Chapter two describes the subordinate status of cities in the Global North. Hirschl surveys the relevant bodies of positive law in the United States, Canada, Australia and several European countries. He contrasts how the status of cities is debated in litigation in North America with the way that “megacity discussion in Europe is largely taking place in central government and policy making circles.” (P. 101.) Yet despite these differences, argues Hirschl, the constitutional orders of the Global North are united in their neglect of cities.

Chapter three provides a counter-point to chapter two. Hirschl describes innovations in Asia, Latin America and Africa that create constitutional space for cities, and he attributes these changes to the relevant polities’ need to respond to rapid changes in their urban environments, their constitutions’ amenability to change and specific alignments of “political power holders, national and subnational governments’ interest.” (P. 104.)

Hirschl finds in Japan, Korea and China examples of megacities being developed “economically and politically, as a means of nationwide modernization, economic transformation, and global branding.” (P. 104.) For example, a series of national government decisions resulted in the Metropolis of Tokyo’s being given the status of a prefecture in 1943. Moreover, several provisions of Japan’s post-war constitution protect the Tokyo Metropolitan Government’s fiscal and regulatory autonomy. (Pp. 105–06.) As a consequence, approximately 82% of Tokyo revenue is generated from local taxation (P. 106) and the metropolis is at liberty to pursue progressive policies that diverge from those of the national government. (P. 107.) Hirschl concludes that the national government, by granting Tokyo a significant measure of constitutionally protected autonomy, has harnessed “the city’s size and stature to stimulate national economic development and enhance the nation’s competitiveness and both regionally and globally.” (P. 108.)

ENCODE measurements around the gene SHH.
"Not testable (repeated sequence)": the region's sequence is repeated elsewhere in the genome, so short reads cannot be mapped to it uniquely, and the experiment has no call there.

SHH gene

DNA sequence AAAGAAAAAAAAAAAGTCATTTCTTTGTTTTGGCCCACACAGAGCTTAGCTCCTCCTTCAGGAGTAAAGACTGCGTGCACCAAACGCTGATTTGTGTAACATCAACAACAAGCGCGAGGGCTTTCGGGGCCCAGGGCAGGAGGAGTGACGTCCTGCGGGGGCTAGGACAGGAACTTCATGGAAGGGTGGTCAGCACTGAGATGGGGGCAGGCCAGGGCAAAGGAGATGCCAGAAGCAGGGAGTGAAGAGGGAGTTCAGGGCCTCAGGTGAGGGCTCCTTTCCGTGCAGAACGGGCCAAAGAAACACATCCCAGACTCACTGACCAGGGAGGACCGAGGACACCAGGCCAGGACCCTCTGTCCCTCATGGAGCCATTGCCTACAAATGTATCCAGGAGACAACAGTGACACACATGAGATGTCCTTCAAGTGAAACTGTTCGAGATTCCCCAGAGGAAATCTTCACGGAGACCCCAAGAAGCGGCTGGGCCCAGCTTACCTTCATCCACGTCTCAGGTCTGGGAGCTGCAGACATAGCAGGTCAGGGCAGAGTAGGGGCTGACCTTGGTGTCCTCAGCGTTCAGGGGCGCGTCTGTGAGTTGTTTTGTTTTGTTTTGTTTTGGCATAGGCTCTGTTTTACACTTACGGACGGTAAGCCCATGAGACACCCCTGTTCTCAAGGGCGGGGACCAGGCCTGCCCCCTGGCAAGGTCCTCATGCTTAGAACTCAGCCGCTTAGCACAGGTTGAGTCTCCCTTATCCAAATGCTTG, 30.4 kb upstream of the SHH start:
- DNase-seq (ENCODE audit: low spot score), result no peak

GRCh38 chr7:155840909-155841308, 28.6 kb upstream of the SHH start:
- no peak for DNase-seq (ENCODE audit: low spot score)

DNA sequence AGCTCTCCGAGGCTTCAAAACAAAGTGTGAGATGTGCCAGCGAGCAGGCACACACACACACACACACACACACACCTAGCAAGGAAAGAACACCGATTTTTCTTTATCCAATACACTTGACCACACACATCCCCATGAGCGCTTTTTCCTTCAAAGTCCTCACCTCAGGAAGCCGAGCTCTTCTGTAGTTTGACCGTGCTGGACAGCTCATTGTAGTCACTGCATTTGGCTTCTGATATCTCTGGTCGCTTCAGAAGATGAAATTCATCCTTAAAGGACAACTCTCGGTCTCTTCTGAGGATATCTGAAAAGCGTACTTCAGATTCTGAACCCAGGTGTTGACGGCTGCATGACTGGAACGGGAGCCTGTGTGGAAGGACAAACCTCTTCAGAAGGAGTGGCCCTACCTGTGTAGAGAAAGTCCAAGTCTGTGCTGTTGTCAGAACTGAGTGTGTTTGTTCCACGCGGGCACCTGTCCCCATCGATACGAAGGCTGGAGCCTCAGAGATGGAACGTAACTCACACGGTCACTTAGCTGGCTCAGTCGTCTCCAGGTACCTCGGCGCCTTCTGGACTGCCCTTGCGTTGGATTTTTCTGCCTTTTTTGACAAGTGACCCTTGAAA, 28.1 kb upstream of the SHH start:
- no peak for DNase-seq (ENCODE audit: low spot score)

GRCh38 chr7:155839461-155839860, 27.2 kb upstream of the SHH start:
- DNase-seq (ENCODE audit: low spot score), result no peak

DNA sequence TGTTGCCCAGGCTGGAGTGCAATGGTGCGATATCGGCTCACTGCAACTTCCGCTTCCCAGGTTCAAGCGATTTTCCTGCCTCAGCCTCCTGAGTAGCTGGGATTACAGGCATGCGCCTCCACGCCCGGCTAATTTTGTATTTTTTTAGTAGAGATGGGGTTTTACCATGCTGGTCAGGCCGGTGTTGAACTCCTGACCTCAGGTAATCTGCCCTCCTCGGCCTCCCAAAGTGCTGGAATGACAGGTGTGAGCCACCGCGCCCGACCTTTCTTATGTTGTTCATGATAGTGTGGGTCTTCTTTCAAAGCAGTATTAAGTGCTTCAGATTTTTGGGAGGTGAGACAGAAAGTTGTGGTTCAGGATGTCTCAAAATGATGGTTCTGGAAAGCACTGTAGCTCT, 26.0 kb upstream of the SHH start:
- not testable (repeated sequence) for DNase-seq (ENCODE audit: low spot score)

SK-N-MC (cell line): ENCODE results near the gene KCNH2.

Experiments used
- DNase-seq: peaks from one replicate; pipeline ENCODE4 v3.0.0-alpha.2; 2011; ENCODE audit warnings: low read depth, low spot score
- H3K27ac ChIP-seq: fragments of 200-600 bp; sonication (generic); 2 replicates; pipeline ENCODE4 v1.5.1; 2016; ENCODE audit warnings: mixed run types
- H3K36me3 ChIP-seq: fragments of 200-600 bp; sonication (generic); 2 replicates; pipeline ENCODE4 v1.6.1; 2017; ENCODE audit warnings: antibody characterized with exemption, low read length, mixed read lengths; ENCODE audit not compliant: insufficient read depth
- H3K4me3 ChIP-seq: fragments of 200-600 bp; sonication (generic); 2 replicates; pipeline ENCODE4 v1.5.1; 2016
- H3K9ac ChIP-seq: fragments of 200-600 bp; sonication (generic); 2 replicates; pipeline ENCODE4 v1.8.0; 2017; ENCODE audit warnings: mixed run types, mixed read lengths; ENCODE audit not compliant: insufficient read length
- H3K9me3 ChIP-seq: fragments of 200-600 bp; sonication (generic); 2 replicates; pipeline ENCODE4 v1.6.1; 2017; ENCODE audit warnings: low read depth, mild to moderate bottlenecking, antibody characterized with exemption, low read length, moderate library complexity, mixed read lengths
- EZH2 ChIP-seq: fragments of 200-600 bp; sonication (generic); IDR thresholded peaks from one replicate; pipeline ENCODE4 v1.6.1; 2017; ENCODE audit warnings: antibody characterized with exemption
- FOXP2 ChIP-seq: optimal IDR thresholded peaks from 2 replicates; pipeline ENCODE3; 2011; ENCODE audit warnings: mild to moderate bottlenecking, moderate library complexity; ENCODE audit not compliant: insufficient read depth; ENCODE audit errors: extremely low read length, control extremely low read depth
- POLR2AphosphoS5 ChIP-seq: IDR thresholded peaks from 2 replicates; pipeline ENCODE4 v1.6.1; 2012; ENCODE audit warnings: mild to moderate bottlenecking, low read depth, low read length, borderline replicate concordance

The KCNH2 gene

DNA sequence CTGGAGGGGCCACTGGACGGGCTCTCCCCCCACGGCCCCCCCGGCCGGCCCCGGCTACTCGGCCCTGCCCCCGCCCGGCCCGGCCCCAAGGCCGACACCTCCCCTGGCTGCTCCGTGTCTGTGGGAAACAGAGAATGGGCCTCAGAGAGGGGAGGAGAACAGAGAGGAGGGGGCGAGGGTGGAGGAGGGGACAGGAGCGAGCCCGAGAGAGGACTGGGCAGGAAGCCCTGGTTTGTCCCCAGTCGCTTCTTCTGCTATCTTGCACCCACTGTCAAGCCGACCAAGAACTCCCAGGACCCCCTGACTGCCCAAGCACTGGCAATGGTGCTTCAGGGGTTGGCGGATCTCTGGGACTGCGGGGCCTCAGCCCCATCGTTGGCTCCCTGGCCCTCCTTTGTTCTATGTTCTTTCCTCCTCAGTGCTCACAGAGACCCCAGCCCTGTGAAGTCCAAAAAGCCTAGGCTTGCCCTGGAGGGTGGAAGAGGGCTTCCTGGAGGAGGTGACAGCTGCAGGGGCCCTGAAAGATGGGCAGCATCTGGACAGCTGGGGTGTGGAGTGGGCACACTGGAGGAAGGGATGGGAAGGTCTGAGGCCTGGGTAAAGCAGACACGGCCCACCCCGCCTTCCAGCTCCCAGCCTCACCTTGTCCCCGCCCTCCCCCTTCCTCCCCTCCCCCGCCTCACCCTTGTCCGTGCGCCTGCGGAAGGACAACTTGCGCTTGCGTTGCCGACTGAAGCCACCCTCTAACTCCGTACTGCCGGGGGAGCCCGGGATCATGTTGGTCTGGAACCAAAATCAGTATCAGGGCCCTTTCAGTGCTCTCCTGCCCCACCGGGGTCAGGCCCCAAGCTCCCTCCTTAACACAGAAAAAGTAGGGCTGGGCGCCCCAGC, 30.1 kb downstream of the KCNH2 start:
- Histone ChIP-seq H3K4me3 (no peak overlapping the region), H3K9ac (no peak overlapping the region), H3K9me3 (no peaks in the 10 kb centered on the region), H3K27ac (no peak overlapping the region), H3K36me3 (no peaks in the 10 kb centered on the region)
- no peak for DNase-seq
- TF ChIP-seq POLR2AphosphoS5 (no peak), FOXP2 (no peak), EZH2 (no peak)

The evidence of cities benefitting from constitutional autonomy elsewhere is mixed. In South Africa, the 1996 post-Apartheid Constitution granted municipal governments in major urban centres significant regulatory and fiscal autonomy. (P. 129.) Municipal governments are further entitled to an equitable share in nationally raised revenue in order to “provide basic services and perform the functions allocated to them.” (P. 130.) Hirschl contrasts the South African case with those of India and Brazil, where, because of confluences of national political factors, the constitutional status of cities has not consistently yielded on-the-ground autonomy. Hirschl closes the chapter by surveying the cases of Buenos Aires, Mexico City, Nairobi, Cairo and Dhaka in order to “illustrate the significance of political shifts in explaining shifts in national governments’ willingness to bolster the constitutional status of cities.” (P. 133.)